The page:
The struggles of some players can be characterized as relatively black and white. Addison Russell’s come with a ton of gray. With an offense that has been somewhat hot and cold early in the season, no player has brought about the consistent frustration that Russell has, at the plate, on the basepaths, or occasionally in the field. In short, it’s been a troublesome on-the-field start for a player that many soured on going back to last season.
That’s not to say that it’s all been bad for the young shortstop. On the surface, there are some things to like about his overall production, even if the game-to-game stuff has been a bit more frustrating. After a season in which he posted a 1.7 WARP, Russell is on pace to easily eclipse that, with a 0.8 mark. His batting average is up nearly 20 points from 2017, with a .256 mark through Sunday, along with a super respectable .343 on-base percentage, up from .304 last year. His TAv is up slightly, going from .255 last year to .260 in 2018, while FanGraphs has his wRC+ at 96, just a touch below league average.
There’s also the matter of his approach, which has been really strong to start the year. He’s striking out at a rate of 17.9 percent, down about six percent from last season. His walk rate is at 11.2 percent, a jump of about four percent, the fifth best at the position across both leagues. ESPN has his pitches per plate appearance ballooning from 3.86 to 4.13, the 24th best mark among position players in the National League.
But in addition to his improved approach, which has resulted in an increased ability to reach base consistently, there are some concerning factors moving forward.
For one, any sort of power from Russell has been just about non-existent. His ISO is currently sitting at just .111, down from .179 last season. This comes despite a groundball rate that has fallen about five percent (35.9%), with subsequent increases in LD% (26.1) and FB% (38.0). Given his penchant for soft contact, though, it probably isn’t a surprise. Russell is making soft contact at a rate just over 23 percent, a startling increase of 10 percent from last year. That’s the 14th-highest mark among National League position players. It’s really difficult to determine exactly what’s causing such a sharp decrease in the quality of his contact, too.
Russell is swinging at fewer pitches than ever, so his Swing% against various pitch types is obviously down across the board. Fastballs have seen the sharpest decrease, with his 42.7 percent swing rate against the hard stuff coming in at about an eight percent decrease. He’s actually seeing more fastballs from opposing pitchers, too. He’s still hacking at offspeed pitches at about 57 percent of the time, which could be somewhat hard to generate consistent hard contact against. Joe Maddon has attributed it to some struggles on the center and inside parts of the plate, which would allow him to drive the ball to left field. There’s an obvious validity to that, as Russell is only pulling the ball 26.6 percent of the time, down 15 percent from last year. Fifteen. Percent. That really does speak to what Maddon is saying there. An increased focus on the inner part of the plate could be in the cards for Russell, which could spark something on the hard contact and power side.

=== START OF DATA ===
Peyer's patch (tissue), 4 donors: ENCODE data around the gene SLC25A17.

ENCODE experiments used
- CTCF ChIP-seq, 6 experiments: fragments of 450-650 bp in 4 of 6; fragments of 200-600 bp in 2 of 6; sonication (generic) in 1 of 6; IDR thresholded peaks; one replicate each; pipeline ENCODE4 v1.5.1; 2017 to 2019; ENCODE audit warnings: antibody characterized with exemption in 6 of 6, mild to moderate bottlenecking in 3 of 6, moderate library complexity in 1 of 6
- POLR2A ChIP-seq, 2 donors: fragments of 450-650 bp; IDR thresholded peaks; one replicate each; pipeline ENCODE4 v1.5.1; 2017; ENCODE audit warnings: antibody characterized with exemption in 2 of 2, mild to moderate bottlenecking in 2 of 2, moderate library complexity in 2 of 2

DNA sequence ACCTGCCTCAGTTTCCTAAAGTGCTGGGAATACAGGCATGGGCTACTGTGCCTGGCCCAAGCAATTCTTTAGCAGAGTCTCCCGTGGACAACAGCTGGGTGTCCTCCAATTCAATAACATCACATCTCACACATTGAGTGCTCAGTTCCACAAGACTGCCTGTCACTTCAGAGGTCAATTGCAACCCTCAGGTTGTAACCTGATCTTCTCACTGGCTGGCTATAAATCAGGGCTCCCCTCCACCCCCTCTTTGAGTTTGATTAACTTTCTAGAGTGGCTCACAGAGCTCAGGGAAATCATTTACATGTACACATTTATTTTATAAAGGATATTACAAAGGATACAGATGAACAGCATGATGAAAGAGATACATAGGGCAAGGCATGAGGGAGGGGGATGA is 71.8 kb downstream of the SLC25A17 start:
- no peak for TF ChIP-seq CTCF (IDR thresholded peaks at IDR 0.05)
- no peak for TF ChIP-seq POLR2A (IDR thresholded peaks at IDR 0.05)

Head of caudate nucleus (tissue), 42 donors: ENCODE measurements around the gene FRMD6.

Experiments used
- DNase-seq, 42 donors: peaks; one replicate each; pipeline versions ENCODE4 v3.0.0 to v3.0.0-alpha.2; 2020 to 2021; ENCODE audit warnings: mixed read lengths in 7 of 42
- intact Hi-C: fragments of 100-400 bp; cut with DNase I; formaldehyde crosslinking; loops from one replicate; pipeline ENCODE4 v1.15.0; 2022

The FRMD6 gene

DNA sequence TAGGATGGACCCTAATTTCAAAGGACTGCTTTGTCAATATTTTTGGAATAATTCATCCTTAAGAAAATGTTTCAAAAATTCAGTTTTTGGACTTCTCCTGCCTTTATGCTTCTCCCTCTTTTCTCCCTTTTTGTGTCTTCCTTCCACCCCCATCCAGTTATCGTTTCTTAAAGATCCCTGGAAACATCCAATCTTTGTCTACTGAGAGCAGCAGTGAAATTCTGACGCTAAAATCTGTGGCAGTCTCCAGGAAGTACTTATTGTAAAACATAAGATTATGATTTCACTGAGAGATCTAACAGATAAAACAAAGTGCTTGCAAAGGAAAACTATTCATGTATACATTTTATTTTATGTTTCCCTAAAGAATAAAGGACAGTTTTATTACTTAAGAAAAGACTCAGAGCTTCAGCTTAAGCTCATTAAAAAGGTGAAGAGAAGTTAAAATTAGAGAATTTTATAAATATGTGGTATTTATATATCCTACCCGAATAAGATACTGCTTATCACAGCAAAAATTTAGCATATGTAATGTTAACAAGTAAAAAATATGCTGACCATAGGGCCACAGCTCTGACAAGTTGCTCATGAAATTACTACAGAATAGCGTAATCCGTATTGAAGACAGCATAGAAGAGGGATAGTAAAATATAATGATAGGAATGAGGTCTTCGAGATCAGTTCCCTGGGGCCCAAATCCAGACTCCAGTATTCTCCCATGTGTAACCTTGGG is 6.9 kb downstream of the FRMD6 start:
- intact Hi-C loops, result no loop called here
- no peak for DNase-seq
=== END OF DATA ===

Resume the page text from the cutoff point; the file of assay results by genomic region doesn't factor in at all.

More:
Some of the issues with Russell are being showcased on a game-by-game basis, including Sunday’s finale against the Chicago White Sox. With Lucas Giolito struggling to find the zone in the first inning, Russell hacked at the first pitch before going down on three pitches. He then committed a pair of baserunning errors in the same inning, failing to score on a deep Ian Happ double before being tagged out between third and home on a chopper to the third baseman that should have been an easy sign to retreat. He had a couple of throwing miscues in the field in the previous weekend’s series against St. Louis. Could these things be a matter of Russell not being as mentally engaged as he should be? It’s a troubling possibility.
It’s a really difficult thing to figure out. Even more frustrating is the fact that he hasn’t been bad. But he hasn’t exactly been good, either. While his fielding issues have been relatively isolated, his quality of baserunning and any semblance of power are certainly on a downslide. One would imagine, though, that whispers (and in some cases screams) of Manny Machado being a potential trade target, it would spark something in Russell to work on the things that would make him the asset that so many have believed he could be in this Cubs core. Maybe focusing on some zone-related tacts at the plate could be the formula he needs in order to improve moving forward. It’s also somewhat tough to criticize the approach that has shown quite a bit of growth this year.
This all leaves Addison Russell as somewhat enigmatic, both in diagnosing the issues and actually managing to fix them. Regardless, this will be an intriguing thing to watch moving forward, given his role with the Cubs for the foreseeable future and the availability of alternatives on the trade market.
Lead photo courtesy Jim Young—USA Today Sports